The Hawthorne Effect and Running

Anyone who has taken courses in psychology, business or industrial psychology, etc. has come across this phenomenon called the Hawthorne Effect.

Here is a simple definition of the Hawthorne effect:
People singled out for a study of any kind may improve their performance or behavior, not because of any specific condition being tested, but simply because of all the attention they receive.

So, why is this important and how can we use this in sports?
Typically a coach pays attention to some athletes more than others. Often it’s either the stars or the more difficult personalities who get most attention.

Attention to each athlete can enhance the chances of getting desired results. It isn’t always the workout itself. We are human and in varying degrees we all need that human need for attention. Do not interpret this as bad or negative. It’s a human need. It is also variable. The manner of the attention as well as the type of attention are uniquely important.

With that in mind I’ll offer some coaching tips.

Take each athlete aside to discuss progress, times, goals, tactics for the next race. Do this one-on-one. [One method is to do it while walking a lap of the track between reps. Pick a different athlete to chat with, and keep your focus on that one person. Do not allow other athletes to interfere or interrupt.]

Learn key phrases, words and even intonations of voice that have impact on an athlete. Now, use them during practices as well as races. [I have one 400 meter runner who likes to here me at the 250 meter mark yell to her “turnover.”]

Give shout-outs. A shout-out is a specific bullet-point-type comment to a specific person. Use the athlete’s name. Throughout practices shift your attention from one athlete to another. It doesn’t take much. Spot them across the field doing what you want – give them a shout-out. Observe a good start – shout-out. Observe tenacity in later reps – shout-out. In longer reps or runs if you notice good pacing – shout-out. Likewise, see someone slacking, you don’t have to berate them, sometimes just mentioning their name will do. [I’ll see a runner hanging with slightly faster runners for long reps and just yell across the field or as they come by me – “John, staying tough.”]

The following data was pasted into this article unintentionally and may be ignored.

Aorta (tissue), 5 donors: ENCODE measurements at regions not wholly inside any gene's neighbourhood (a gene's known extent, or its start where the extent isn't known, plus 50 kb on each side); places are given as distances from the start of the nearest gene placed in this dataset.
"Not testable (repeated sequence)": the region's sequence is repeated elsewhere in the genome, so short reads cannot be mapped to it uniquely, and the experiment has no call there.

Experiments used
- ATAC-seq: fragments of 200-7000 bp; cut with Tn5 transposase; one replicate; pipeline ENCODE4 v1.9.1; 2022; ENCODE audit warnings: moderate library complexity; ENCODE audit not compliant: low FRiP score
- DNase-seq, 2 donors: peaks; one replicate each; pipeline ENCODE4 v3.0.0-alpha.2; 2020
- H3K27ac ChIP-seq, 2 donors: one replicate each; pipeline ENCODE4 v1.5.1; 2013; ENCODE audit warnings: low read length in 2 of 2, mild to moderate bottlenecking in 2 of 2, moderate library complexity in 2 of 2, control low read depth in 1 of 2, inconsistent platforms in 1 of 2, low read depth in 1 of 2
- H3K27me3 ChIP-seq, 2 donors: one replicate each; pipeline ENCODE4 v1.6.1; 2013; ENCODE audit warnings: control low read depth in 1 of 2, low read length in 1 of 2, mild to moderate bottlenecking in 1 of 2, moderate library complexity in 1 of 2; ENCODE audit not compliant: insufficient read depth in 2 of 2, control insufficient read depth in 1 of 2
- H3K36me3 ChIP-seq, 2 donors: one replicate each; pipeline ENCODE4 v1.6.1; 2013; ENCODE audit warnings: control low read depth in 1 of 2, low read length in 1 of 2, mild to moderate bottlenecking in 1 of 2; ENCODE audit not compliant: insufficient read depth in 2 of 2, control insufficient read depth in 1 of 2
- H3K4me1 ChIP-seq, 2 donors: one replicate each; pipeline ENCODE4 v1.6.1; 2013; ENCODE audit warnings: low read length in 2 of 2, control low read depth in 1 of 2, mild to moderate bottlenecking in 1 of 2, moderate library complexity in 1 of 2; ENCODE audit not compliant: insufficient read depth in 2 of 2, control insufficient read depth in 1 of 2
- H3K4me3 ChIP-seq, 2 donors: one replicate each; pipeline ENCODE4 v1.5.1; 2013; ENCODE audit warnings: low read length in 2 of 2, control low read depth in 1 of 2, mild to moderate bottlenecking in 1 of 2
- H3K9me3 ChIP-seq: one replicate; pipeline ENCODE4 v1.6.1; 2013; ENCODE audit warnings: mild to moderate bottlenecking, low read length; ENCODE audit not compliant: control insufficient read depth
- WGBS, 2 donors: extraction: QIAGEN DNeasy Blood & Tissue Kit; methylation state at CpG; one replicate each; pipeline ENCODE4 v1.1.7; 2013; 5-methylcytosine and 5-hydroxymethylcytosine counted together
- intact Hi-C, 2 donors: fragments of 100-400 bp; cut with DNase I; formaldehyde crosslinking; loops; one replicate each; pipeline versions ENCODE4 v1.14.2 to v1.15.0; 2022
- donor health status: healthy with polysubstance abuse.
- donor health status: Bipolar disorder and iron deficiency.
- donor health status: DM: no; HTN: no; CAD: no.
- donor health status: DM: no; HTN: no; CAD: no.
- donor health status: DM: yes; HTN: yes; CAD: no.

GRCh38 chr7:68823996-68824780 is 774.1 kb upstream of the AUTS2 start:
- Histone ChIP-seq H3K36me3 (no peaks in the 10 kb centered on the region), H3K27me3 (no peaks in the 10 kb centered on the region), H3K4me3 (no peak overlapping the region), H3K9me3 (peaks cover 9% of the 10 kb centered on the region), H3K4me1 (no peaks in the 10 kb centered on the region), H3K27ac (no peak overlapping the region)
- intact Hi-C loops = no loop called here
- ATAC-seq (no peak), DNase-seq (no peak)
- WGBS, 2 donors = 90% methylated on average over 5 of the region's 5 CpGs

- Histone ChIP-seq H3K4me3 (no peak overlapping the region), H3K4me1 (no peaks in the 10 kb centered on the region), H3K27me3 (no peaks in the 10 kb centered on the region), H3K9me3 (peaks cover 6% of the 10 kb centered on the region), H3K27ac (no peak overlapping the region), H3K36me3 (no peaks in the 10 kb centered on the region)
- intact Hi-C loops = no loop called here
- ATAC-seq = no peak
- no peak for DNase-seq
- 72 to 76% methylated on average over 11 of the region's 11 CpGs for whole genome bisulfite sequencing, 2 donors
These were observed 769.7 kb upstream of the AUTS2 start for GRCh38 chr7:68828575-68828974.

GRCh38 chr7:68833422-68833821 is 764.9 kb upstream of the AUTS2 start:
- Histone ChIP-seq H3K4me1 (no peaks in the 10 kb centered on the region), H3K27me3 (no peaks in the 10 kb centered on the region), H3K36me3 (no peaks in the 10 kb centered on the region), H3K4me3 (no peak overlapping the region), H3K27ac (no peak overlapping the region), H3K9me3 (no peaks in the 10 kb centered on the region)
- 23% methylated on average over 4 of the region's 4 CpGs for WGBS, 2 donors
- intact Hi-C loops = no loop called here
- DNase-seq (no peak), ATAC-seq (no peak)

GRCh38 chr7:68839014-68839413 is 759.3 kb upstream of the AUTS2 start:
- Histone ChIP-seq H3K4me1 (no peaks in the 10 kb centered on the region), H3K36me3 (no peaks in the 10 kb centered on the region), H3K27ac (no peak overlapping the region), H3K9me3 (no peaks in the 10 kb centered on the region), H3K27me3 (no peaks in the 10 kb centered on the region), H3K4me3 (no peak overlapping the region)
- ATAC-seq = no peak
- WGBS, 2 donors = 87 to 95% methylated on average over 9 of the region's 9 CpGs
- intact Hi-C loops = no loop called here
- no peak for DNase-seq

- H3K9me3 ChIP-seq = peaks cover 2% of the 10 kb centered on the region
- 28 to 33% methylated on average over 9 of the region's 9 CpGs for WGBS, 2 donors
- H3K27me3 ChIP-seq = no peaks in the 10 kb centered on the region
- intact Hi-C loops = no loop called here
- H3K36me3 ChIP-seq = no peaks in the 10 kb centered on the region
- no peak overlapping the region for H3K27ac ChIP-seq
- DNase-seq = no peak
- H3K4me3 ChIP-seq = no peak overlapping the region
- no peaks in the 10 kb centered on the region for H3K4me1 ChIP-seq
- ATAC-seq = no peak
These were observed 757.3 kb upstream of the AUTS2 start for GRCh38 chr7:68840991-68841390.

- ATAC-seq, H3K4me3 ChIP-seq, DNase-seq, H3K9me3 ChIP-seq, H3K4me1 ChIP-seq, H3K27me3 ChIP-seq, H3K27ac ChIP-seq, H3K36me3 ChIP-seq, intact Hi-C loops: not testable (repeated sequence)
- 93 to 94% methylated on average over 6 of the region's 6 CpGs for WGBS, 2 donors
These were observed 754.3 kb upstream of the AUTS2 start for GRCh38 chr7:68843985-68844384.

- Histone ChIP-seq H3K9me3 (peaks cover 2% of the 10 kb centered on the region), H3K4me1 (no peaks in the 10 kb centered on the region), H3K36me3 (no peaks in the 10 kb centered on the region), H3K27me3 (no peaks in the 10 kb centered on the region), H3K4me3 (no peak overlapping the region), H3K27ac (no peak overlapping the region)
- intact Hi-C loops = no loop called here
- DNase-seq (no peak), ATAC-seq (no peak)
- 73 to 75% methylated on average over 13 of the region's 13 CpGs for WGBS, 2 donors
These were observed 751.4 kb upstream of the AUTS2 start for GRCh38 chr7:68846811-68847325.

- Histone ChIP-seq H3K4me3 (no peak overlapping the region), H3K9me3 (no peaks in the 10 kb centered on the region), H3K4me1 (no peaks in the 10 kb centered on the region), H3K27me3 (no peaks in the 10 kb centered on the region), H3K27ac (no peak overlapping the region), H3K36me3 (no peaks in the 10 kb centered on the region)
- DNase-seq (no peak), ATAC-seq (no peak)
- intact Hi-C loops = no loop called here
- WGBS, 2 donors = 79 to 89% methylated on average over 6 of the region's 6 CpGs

You can accomplish this even with larger teams and limited time. As a coach you can meet immediately before and after practices. In high school you can pair up upper-classmen with the freshman/sophomore group.

I often have multiple workouts going on and cannot be at all places at all times. The trick is for a coach to keep his/her attention changing so athletes never know when you are watching; yet by intermittent feedback and comments they “feel” they are getting attention. This is that psychological edge you want to promote so that each workout is optimized.

The key element is giving attention to the athlete. You plant seeds. It is difficult to quantify the results but there is not doubt that the Hawthorne Effect is at play at some level.

Now, understand that this will not be true for all runners. Some runners do not like attention and so performance may in fact decrease. So, know your athletes.

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